• New frontend application for displaying publications. I was given the freedom to build this how I saw fit. I had been wanting to learn TypeScript so I used that from the beginning. This was the first app that was able to use our new GraphQL server, so it included Apollo Client integration right off the bat. I used this as a model for our future GraphQL implementations on the client side.

  • Complete revamp of our Stock Center app UI. The Stock Center app is essentially a shopping website where people can browse/search a catalog, add items to the cart and then order them through a checkout process. Our initial designs were very flat and didn't take advantage of Material-UI, which had taken over as our default UI library in our apps. I redesigned the catalog page to include full search abilities, multiple checkbox selection, dynamic add/remove to cart buttons and will support downloading data as PDFs in the near future. I also updated the individual item pages to a more appealing tab-based design with cards to show other related items, among others. These refactors helped bring our UI up to the modern era.

  • React Hooks!. With our transition to GraphQL on the client side, we didn't really need to keep Redux anymore. I designed a way to handle our state management using a combination of Context and the useReducer hook, very similar to how it is described in this React.Christmas article. Rather than having one source for storing global state, we now use multiple contexts for different parts of the app. For example, the state used for the catalog pages is only needed for that section of the site -- there was simply no reason for all of it to sit in the global state. This is something that is still in transition as of this writing, but it seems really promising for our use cases. I have also been writing my own custom hooks and rarely, if ever, use a class component anymore.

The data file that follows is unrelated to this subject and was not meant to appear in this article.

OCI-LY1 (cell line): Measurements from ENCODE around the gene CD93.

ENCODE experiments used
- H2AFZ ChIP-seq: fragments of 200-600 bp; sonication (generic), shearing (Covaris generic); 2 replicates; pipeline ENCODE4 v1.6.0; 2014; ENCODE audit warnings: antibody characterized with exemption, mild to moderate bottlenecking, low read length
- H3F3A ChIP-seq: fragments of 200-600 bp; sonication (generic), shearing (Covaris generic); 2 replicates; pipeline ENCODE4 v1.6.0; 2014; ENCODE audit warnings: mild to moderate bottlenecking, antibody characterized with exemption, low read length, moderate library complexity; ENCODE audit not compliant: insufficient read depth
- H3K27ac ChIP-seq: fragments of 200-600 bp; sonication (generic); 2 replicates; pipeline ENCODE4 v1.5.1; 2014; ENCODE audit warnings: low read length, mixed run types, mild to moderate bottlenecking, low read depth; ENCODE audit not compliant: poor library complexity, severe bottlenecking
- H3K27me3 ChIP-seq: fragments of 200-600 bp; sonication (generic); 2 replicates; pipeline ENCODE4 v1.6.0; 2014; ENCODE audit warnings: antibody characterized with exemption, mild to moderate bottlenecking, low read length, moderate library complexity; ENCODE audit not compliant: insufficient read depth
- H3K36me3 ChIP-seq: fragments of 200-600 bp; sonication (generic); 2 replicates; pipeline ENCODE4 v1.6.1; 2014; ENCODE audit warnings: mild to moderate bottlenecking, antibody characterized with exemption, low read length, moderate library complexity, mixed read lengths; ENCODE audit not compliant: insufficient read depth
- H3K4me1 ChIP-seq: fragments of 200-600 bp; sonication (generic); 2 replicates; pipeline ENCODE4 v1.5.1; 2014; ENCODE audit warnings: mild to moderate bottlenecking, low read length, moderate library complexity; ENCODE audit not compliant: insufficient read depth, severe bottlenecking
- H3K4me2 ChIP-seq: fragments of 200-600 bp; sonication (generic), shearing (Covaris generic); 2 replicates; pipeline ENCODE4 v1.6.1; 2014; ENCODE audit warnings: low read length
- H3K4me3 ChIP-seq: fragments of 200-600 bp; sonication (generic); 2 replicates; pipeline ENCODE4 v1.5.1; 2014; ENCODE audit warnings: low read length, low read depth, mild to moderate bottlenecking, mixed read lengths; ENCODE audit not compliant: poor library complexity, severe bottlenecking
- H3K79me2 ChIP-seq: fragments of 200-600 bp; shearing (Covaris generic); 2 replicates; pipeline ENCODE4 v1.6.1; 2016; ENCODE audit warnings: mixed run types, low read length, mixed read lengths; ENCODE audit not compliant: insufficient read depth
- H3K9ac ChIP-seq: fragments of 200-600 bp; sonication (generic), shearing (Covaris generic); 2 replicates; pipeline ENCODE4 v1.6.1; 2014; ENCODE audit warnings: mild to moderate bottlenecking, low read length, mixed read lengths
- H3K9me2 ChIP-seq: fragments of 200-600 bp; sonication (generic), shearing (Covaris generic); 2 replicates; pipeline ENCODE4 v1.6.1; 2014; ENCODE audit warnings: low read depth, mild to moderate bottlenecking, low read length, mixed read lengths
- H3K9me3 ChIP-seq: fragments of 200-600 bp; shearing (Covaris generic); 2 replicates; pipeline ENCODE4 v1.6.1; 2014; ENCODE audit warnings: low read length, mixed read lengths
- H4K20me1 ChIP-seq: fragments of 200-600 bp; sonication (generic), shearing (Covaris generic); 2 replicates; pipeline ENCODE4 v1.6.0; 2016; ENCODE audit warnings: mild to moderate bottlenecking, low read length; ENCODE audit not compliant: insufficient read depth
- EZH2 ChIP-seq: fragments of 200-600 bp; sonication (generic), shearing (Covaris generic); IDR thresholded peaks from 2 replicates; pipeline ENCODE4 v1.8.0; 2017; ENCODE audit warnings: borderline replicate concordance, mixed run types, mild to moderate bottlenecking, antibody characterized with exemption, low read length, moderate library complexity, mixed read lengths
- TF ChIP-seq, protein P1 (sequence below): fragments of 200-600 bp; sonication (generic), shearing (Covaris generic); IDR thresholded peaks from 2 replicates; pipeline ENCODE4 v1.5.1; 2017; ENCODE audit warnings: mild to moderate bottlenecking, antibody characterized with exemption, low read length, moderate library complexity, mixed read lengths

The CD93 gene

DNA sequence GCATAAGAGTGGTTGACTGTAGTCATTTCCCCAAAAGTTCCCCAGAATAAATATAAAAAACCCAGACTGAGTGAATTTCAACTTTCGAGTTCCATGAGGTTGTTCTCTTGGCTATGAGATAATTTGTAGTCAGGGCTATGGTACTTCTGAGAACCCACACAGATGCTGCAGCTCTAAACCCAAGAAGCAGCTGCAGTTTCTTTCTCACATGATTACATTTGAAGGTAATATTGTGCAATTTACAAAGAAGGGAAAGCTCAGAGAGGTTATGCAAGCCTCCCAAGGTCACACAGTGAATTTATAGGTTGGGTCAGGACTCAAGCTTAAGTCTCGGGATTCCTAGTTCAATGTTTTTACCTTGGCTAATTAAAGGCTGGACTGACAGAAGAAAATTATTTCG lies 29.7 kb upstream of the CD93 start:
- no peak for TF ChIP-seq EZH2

• I also wrote a ton of smaller scripts and other projects. There are too many to list here in detail, but some examples are an event messenger system that handles events as a subscriber to Nats messaging (i.e. sending an email when an order is received), a script to create new ArangoDB collections, a predictive analytics script that uses light machine learning to guess where a user might visit next, and scripts that post GitHub issues or upload files to Minio S3 storage when a webhook is received. I also spent time improving my documentation writing skills and working on various React libraries.


It was actually pretty rewarding for me to look back at everything I worked on last year. It's so easy to just get caught up in the swing of things, quickly moving from project to project without taking time to reflect on what I've accomplished. I feel like I made some leaps in my programming skills in 2019, especially when looking back at the year prior. What will 2020 bring? I'm not entirely sure. I would like to continue to improve my JavaScript and React skills especially, and I also want to dive deeper into computer science. I have another idea for a side project that I have just started doing preliminary research on, and Python looks like a good choice for that. Another language to learn! Should be a great year ahead.